The new school year can be a stressful time for parents and students the world over. As well as the practical preparations, financial difficulties can make this time even more demanding. With this in mind we wanted to ease the strain on the poverty stricken tea plantation families by providing 50 students with school bags and books.
We made these preparations last year, but because new rules surrounding the ‘podi’ (local council) elections, all donations had to cease until after the February 10 elections. There was great concern about any perceived corruption that could be created by handing out gifts. So our plans came to a complete standstill.
The election was the largest in Sri Lankan history, and was carried out peacefully. A landmark change in this election was that 25% of the candidates had to be women.
This was seen as a positive and very significant change aimed at encouraging women’s participation in the political process, in a traditionally male-dominated environment.
Once it was all over, we were free to finally hand out our bags and books to a very enthusiastic crowd.
I have been a little bit distracted over the past few months. So, with Mother’s day coming up I thought I might share a picture of my little distraction – Thomas.
Arriving in December, Tommy is a bundle of pure joy, giving my husband and I and his three siblings lots of smiles and affection.
It’s funny how things turn out. 10 years ago, working as an engineer in Sydney I would never have dreamed that I would now be living in Sri Lanka, and the mother of four wonderfully energetic children. One thing that living in Sri Lanka has taught me is that you should always count your blessings, and of those I have many.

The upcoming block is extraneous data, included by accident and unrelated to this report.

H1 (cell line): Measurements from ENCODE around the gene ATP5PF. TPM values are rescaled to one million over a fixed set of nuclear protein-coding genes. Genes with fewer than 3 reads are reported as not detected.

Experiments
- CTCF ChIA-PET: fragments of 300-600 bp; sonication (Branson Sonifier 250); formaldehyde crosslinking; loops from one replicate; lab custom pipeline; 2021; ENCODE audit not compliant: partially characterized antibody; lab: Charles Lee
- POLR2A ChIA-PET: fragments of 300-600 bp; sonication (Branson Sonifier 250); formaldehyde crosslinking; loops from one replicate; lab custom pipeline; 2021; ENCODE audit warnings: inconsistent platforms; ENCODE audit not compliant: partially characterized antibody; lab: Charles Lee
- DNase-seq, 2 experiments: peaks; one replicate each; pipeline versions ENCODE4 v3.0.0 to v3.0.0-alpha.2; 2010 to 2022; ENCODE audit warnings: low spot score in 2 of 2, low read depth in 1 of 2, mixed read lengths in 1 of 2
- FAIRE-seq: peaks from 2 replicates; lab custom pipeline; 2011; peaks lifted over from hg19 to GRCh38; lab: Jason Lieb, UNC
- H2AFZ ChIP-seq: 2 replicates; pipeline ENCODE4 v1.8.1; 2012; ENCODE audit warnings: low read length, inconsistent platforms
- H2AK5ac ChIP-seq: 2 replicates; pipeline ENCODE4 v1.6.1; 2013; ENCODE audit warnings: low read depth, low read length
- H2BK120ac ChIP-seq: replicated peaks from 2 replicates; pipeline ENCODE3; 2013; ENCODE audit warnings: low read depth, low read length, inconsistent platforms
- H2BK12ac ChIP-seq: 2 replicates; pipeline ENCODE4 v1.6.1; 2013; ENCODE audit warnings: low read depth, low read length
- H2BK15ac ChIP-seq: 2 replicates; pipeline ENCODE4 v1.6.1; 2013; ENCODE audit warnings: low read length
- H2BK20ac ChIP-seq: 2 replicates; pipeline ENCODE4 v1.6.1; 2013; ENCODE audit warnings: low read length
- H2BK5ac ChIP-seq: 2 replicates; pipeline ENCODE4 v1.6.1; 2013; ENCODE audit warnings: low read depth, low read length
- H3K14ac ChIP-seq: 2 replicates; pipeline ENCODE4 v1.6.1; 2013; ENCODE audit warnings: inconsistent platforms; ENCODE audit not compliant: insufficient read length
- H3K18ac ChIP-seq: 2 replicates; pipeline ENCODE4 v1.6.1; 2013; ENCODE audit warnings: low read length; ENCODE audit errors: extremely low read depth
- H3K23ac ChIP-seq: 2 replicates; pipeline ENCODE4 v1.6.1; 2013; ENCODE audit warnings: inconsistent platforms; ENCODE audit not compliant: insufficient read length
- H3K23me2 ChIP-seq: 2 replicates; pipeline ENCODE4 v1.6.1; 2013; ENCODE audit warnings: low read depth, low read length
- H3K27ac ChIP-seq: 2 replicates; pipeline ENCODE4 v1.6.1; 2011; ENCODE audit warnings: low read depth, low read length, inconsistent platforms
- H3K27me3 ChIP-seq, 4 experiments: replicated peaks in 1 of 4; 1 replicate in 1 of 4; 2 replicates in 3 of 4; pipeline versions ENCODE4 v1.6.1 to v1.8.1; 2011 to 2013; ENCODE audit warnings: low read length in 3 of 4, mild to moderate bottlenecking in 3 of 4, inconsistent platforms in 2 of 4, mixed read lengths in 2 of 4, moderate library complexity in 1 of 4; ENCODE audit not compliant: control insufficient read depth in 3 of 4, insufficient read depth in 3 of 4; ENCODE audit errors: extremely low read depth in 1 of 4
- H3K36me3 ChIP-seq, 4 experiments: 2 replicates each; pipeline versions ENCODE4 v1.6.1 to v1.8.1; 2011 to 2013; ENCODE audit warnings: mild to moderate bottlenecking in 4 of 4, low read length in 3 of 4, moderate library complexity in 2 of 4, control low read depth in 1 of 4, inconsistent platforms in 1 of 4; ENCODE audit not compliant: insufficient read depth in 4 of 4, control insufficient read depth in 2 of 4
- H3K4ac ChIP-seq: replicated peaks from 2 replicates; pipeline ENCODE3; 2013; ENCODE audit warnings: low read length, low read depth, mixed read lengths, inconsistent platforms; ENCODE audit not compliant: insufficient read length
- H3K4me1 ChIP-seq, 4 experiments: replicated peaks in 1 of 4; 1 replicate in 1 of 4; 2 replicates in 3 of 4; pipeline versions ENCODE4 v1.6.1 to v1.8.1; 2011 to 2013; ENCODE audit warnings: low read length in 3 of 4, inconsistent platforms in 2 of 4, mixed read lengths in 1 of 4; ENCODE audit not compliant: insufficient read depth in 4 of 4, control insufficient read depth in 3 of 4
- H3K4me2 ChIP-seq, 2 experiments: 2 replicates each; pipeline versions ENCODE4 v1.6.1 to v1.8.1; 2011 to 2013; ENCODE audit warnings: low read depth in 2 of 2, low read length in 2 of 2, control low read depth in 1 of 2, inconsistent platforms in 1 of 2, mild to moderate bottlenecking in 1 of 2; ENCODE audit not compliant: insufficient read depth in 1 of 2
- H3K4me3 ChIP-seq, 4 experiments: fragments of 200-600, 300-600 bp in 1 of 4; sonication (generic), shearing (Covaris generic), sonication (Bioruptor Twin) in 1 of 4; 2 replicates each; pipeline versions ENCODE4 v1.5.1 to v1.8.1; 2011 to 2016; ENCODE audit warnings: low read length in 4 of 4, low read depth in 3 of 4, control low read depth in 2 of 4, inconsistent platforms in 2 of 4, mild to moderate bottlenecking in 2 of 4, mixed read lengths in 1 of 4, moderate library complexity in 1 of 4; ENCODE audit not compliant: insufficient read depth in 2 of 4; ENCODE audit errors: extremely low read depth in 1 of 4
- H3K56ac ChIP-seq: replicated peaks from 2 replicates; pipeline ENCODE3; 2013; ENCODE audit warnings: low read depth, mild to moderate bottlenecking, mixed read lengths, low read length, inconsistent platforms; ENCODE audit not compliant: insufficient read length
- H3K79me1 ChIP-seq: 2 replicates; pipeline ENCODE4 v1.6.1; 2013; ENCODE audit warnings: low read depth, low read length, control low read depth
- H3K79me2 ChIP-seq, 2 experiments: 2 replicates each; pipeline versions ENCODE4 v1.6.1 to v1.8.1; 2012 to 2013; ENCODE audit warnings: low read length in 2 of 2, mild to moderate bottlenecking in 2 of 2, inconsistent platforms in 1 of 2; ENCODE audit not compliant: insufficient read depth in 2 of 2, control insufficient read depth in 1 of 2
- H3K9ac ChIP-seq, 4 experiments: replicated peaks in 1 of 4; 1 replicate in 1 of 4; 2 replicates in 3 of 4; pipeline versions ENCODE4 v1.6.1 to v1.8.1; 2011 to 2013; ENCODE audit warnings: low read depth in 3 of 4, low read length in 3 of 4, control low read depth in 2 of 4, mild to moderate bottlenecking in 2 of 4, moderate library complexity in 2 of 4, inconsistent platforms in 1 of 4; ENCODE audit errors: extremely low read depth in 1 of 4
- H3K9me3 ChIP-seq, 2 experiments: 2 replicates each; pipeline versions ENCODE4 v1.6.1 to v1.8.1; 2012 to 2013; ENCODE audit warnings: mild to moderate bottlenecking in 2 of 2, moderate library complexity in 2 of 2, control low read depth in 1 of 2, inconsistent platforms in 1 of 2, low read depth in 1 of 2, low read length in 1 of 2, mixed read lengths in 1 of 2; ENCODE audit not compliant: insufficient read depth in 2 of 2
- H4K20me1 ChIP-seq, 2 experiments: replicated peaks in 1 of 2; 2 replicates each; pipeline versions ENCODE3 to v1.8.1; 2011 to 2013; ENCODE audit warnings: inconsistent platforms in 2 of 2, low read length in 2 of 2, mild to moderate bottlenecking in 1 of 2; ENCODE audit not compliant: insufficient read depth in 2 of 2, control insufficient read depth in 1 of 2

During our discussions with the program facilitators in Nuwara Eliya, I asked them what practical assistance could we give which would make an immediate positive impact. I had a few ideas, but did not expect Manori’s answer – a multi-media projector.
As she explained to me, their major focus is on empowering and uplifting women in the plantation communities. Giving them education, motivation and life skills to improve their lives in concrete and achievable ways. They desperately needed a projector of their own to use for the regular training sessions. Some time ago, their existing aged projector had stopped functioning, and ever since they were paying an exorbitant rate to hire one. Having a projector of their own would save a lot of money, as well as having it on hand to provide high-quality training to the plantation communities as and when needed.
These women are isolated and marginalised, they don’t have access to information in the same way that we do. For us, information is only a click away, but for these women with low levels of education, and little or no access to libraries, computers, news and media – their connection to information is via the program facilitators and NGO’s who venture into their communities.
Options for state of the art electronics are limited in Colombo, but almost non-existent in rural areas, so Manori and I went shopping in Colombo and found a multi-media projector which was perfect for their purposes. Manori had come down to Colombo for a UNICEF sponsored training course and was surprised by the impromptu shopping trip which followed. As you can see from her beaming face, she was very happy with the outcome.
It hasn’t taken long for the projector to be put into use and we are hoping that there will be more opportunities for Manori and her team to make the impact we are trying to achieve in 2018.